Narrator: Now listen to part of a lecture in a Psychology class.
Professor: When people are in difficult situations,
sometimes they experience feelings of helplessness or psychological pain.
So what do they do?
They unconsciously use strategies called defense mechanisms to protect themselves psychologically from their painful emotions.
Uh, let's say a woman has a pet dog.
She's had this dog for a long time,
and he's kept her company and guarded her for years.
But one day he runs away.
This woman looks everywhere and asks other people if they've seen her dog, but she just can't find him.
Now she feels helpless and sad because she misses her dog,
so she'll unconsciously find ways to deal with her painful feelings.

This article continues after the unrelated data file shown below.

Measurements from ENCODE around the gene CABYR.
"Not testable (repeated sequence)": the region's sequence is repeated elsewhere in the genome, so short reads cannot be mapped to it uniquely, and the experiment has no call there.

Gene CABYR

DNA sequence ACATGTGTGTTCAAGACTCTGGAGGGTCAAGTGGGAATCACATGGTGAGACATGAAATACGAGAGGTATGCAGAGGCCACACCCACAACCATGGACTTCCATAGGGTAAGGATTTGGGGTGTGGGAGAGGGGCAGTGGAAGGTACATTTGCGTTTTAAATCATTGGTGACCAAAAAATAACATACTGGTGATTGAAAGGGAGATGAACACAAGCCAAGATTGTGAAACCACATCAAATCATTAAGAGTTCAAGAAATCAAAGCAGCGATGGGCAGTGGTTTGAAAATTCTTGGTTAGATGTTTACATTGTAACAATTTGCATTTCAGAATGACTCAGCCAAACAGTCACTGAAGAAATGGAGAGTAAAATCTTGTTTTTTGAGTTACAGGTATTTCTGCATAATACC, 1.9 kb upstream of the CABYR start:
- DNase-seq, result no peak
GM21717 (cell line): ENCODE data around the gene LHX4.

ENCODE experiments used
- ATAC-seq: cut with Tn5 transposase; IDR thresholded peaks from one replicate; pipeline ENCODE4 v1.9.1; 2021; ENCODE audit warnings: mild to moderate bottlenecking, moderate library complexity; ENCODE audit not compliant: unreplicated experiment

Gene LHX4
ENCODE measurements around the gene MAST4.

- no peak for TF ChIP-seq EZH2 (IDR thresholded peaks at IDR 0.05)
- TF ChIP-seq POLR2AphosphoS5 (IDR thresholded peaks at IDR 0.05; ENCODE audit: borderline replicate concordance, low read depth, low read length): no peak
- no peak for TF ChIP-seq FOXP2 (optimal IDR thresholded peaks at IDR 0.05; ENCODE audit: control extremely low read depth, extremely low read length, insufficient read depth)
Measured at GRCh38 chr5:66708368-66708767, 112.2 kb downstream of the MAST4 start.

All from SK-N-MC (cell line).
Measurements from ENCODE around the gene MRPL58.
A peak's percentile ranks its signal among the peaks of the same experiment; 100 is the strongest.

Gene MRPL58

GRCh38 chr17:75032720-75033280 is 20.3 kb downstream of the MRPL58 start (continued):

One defense mechanism she might use is fantasy.
With fantasy, the woman uses her imagination.
So instead of just feeling helpless and sad about her lost dog,
she invents a happy story in her mind.
She might imagine that, uh, a nice family found him and feeds him,
and that he's really happy with them.
She'll picture the dog playing, running around, having fun.
Because of this fantasy, she doesn't have to feel sad about her dog running away.
It's a fantasy.
It's not real, but it keeps her pain away.
Another defense mechanism she might use is what we call sublimation.
Sublimation is different from fantasy because sublimation isn't about pretending.
It's about turning negative emotions into something useful, practical.
So the woman might start a dog-training school.
That way by training dogs,
perhaps she can help prevent other people's dogs from running away like hers did.
In other words, with sublimation as a defense mechanism,
the woman redirects her negative feelings about losing her dog into a positive, constructive activity.